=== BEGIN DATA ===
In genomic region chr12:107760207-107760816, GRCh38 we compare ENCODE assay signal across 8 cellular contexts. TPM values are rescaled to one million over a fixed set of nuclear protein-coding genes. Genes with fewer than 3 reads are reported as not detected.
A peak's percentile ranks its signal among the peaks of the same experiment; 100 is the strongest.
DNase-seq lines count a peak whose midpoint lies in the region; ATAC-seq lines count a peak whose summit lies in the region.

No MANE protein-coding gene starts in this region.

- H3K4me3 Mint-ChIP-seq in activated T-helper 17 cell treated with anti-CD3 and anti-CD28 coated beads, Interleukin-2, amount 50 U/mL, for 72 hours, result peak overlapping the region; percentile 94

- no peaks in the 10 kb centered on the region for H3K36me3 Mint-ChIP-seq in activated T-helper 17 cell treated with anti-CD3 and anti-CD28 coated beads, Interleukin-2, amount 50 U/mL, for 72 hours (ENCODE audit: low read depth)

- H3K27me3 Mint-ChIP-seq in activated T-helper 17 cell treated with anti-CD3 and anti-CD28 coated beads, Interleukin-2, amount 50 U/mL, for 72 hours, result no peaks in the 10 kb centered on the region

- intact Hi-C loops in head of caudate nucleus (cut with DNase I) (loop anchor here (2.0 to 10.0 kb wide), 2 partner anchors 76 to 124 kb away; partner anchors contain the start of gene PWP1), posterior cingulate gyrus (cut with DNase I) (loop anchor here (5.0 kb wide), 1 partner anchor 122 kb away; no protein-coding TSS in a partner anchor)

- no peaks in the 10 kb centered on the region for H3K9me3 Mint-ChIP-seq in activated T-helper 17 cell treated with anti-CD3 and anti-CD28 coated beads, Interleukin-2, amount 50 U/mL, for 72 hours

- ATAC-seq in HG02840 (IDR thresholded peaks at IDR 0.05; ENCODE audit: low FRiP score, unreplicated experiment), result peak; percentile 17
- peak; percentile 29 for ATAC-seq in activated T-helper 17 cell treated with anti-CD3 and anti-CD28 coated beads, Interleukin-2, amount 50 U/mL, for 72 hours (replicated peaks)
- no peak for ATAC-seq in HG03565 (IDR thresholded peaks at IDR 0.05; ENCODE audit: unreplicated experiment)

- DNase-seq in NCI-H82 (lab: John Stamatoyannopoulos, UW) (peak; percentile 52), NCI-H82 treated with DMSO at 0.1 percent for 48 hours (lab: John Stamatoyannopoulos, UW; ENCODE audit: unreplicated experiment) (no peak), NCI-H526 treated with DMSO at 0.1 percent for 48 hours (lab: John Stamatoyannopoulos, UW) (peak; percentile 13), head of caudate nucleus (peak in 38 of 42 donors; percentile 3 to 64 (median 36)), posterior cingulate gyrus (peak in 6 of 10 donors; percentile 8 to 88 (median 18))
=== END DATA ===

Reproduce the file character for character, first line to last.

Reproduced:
In genomic region chr12:107760207-107760816, GRCh38 we compare ENCODE assay signal across 8 cellular contexts. TPM values are rescaled to one million over a fixed set of nuclear protein-coding genes. Genes with fewer than 3 reads are reported as not detected.
A peak's percentile ranks its signal among the peaks of the same experiment; 100 is the strongest.
DNase-seq lines count a peak whose midpoint lies in the region; ATAC-seq lines count a peak whose summit lies in the region.

No MANE protein-coding gene starts in this region.

- H3K4me3 Mint-ChIP-seq in activated T-helper 17 cell treated with anti-CD3 and anti-CD28 coated beads, Interleukin-2, amount 50 U/mL, for 72 hours, result peak overlapping the region; percentile 94

- no peaks in the 10 kb centered on the region for H3K36me3 Mint-ChIP-seq in activated T-helper 17 cell treated with anti-CD3 and anti-CD28 coated beads, Interleukin-2, amount 50 U/mL, for 72 hours (ENCODE audit: low read depth)

- H3K27me3 Mint-ChIP-seq in activated T-helper 17 cell treated with anti-CD3 and anti-CD28 coated beads, Interleukin-2, amount 50 U/mL, for 72 hours, result no peaks in the 10 kb centered on the region

- intact Hi-C loops in head of caudate nucleus (cut with DNase I) (loop anchor here (2.0 to 10.0 kb wide), 2 partner anchors 76 to 124 kb away; partner anchors contain the start of gene PWP1), posterior cingulate gyrus (cut with DNase I) (loop anchor here (5.0 kb wide), 1 partner anchor 122 kb away; no protein-coding TSS in a partner anchor)

- no peaks in the 10 kb centered on the region for H3K9me3 Mint-ChIP-seq in activated T-helper 17 cell treated with anti-CD3 and anti-CD28 coated beads, Interleukin-2, amount 50 U/mL, for 72 hours

- ATAC-seq in HG02840 (IDR thresholded peaks at IDR 0.05; ENCODE audit: low FRiP score, unreplicated experiment), result peak; percentile 17
- peak; percentile 29 for ATAC-seq in activated T-helper 17 cell treated with anti-CD3 and anti-CD28 coated beads, Interleukin-2, amount 50 U/mL, for 72 hours (replicated peaks)
- no peak for ATAC-seq in HG03565 (IDR thresholded peaks at IDR 0.05; ENCODE audit: unreplicated experiment)

- DNase-seq in NCI-H82 (lab: John Stamatoyannopoulos, UW) (peak; percentile 52), NCI-H82 treated with DMSO at 0.1 percent for 48 hours (lab: John Stamatoyannopoulos, UW; ENCODE audit: unreplicated experiment) (no peak), NCI-H526 treated with DMSO at 0.1 percent for 48 hours (lab: John Stamatoyannopoulos, UW) (peak; percentile 13), head of caudate nucleus (peak in 38 of 42 donors; percentile 3 to 64 (median 36)), posterior cingulate gyrus (peak in 6 of 10 donors; percentile 8 to 88 (median 18))